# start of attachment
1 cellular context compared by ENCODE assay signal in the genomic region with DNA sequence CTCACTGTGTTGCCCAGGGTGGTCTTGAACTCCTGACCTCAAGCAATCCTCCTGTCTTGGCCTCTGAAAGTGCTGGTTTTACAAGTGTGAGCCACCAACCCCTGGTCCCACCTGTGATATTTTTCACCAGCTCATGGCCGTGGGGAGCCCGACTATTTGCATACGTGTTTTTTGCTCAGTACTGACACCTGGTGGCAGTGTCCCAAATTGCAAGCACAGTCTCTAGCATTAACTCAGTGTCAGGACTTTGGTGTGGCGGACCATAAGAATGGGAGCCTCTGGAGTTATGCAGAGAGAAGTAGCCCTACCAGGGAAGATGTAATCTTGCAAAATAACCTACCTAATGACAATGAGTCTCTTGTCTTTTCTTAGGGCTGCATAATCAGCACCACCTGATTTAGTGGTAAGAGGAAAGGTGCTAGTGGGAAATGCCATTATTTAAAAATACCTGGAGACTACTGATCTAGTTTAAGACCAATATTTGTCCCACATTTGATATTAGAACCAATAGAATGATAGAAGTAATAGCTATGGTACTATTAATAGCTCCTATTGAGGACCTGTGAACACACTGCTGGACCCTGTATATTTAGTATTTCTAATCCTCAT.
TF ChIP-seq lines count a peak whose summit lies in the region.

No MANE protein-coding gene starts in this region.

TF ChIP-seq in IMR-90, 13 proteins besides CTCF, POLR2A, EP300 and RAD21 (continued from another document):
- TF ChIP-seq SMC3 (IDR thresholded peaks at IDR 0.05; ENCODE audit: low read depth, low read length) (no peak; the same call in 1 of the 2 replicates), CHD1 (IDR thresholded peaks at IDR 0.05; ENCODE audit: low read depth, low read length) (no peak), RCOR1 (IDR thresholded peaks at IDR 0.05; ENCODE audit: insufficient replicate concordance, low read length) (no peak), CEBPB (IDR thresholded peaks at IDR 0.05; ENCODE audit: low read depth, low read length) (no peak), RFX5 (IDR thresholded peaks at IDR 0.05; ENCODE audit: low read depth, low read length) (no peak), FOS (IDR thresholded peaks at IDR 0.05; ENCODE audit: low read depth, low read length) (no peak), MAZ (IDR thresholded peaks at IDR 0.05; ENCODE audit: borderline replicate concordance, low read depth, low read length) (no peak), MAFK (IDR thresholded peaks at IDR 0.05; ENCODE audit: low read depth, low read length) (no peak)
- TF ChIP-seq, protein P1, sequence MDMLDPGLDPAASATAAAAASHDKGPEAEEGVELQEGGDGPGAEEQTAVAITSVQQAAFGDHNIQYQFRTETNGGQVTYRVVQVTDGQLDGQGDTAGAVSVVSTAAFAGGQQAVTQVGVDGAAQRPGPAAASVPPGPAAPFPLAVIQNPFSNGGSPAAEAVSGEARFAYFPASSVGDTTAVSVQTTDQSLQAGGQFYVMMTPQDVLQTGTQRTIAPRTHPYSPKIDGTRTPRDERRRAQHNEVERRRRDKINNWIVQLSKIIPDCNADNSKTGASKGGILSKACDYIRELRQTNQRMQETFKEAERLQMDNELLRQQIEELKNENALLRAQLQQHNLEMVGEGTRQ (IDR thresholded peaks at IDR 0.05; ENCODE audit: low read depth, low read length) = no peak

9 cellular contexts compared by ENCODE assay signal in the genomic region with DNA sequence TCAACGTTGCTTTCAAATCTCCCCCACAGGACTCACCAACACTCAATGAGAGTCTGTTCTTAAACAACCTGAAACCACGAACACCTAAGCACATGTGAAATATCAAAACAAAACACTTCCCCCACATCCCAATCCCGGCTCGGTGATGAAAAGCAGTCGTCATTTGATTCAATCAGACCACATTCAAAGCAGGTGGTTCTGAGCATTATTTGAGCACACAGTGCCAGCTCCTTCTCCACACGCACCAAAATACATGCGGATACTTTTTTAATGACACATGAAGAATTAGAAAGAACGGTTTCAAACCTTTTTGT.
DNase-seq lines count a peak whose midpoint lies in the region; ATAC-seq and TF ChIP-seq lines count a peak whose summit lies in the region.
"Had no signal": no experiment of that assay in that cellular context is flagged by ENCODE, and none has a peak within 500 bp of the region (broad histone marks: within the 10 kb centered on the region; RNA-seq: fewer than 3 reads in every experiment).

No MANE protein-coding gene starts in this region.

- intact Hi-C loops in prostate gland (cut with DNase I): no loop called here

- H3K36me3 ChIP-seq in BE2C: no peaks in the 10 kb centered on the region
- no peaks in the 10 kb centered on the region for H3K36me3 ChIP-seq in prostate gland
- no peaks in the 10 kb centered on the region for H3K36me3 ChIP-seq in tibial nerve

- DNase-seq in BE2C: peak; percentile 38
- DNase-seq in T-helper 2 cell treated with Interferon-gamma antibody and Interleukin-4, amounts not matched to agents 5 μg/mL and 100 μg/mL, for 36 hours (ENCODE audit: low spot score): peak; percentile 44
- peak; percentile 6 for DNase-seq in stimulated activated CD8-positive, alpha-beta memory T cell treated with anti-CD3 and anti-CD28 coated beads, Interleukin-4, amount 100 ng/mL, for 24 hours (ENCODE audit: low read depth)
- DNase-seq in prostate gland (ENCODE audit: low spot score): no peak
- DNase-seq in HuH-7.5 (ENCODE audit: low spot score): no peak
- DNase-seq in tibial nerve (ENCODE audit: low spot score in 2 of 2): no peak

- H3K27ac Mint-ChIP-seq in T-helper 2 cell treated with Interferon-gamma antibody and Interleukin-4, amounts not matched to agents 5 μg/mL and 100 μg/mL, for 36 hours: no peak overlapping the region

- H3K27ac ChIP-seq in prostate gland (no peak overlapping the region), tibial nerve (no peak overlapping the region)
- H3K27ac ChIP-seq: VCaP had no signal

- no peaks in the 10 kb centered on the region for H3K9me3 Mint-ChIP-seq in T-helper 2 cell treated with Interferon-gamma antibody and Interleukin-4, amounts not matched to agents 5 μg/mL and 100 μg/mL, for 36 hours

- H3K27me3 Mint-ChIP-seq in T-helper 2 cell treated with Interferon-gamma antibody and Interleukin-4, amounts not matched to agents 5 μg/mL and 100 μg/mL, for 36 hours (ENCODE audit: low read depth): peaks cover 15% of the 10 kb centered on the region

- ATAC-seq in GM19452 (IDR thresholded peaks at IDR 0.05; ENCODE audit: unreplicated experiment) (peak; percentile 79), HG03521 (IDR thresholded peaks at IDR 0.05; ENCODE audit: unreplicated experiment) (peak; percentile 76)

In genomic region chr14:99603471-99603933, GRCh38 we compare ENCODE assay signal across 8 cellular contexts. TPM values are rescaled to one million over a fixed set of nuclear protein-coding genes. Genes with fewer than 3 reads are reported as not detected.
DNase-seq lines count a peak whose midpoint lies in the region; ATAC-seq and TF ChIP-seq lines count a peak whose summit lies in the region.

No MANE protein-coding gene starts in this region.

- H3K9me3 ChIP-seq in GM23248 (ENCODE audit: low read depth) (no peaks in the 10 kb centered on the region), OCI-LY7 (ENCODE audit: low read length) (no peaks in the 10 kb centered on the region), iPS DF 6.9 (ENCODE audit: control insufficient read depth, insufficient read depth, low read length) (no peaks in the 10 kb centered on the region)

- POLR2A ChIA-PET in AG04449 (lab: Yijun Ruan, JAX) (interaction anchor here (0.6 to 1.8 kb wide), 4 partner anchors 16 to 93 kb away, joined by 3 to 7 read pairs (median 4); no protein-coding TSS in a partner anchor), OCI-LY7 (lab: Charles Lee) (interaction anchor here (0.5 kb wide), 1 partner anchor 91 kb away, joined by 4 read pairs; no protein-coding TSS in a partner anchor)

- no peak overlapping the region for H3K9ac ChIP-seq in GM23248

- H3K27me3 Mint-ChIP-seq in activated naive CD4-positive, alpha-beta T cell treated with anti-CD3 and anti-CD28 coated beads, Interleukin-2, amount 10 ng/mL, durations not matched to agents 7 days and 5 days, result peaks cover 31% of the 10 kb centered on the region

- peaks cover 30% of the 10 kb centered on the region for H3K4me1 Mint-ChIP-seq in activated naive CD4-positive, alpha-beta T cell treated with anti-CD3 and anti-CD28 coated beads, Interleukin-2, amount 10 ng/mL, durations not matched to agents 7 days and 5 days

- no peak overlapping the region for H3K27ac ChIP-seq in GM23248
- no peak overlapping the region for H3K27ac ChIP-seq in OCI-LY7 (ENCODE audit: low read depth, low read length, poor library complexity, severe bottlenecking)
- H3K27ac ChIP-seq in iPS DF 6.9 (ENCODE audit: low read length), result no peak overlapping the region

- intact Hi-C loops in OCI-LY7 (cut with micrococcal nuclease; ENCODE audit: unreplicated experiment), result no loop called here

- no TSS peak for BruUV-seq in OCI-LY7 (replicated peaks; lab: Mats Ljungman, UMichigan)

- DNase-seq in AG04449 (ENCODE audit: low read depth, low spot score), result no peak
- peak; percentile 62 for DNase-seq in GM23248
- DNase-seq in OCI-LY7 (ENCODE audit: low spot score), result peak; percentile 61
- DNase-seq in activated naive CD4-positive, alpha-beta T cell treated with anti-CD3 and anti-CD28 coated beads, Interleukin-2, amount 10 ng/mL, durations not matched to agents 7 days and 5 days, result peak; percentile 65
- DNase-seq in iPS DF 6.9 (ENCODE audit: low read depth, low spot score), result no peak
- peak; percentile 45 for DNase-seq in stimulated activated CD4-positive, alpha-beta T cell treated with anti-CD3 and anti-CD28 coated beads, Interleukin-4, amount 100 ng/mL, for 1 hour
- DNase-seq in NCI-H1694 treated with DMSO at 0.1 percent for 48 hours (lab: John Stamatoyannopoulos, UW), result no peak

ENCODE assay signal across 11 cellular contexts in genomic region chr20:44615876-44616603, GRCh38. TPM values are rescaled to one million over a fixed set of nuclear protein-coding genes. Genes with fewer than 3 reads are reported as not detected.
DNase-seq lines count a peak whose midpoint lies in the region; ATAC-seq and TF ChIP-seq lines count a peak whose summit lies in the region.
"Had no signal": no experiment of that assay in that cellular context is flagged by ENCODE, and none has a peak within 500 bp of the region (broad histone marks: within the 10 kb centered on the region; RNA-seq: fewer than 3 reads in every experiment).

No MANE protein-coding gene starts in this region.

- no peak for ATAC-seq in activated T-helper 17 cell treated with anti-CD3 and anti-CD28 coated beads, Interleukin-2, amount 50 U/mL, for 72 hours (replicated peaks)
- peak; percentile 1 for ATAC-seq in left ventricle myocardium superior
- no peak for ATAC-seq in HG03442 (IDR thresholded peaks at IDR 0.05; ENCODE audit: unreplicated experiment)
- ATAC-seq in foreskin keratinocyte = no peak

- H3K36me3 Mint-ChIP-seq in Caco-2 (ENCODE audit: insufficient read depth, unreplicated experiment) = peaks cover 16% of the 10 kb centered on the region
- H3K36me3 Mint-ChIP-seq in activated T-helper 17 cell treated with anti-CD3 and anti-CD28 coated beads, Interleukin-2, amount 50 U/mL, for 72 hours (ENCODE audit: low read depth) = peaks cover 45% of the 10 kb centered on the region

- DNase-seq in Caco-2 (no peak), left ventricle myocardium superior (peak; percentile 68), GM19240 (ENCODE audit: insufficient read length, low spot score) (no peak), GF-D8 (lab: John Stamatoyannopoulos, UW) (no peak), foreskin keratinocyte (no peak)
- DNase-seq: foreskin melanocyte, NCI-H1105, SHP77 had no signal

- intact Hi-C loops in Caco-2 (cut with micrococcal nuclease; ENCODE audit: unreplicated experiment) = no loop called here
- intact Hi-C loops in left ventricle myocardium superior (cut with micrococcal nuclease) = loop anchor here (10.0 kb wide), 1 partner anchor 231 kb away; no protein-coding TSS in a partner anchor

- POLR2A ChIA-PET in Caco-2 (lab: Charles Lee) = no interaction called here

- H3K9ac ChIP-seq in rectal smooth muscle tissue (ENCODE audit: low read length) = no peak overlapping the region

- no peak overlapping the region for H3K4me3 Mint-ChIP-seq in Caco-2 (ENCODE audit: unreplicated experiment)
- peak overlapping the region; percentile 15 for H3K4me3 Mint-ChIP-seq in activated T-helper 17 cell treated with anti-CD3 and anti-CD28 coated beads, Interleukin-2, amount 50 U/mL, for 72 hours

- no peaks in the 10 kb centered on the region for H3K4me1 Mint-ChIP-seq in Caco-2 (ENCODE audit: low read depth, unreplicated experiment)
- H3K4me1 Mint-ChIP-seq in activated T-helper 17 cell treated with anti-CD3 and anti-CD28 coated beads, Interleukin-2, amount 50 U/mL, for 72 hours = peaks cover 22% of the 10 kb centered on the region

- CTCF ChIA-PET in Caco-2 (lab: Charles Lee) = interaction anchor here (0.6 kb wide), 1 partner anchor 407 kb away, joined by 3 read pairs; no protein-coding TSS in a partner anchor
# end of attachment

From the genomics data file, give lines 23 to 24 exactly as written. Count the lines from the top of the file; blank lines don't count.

- H3K27ac ChIP-seq: VCaP had no signal

- no peaks in the 10 kb centered on the region for H3K9me3 Mint-ChIP-seq in T-helper 2 cell treated with Interferon-gamma antibody and Interleukin-4, amounts not matched to agents 5 μg/mL and 100 μg/mL, for 36 hours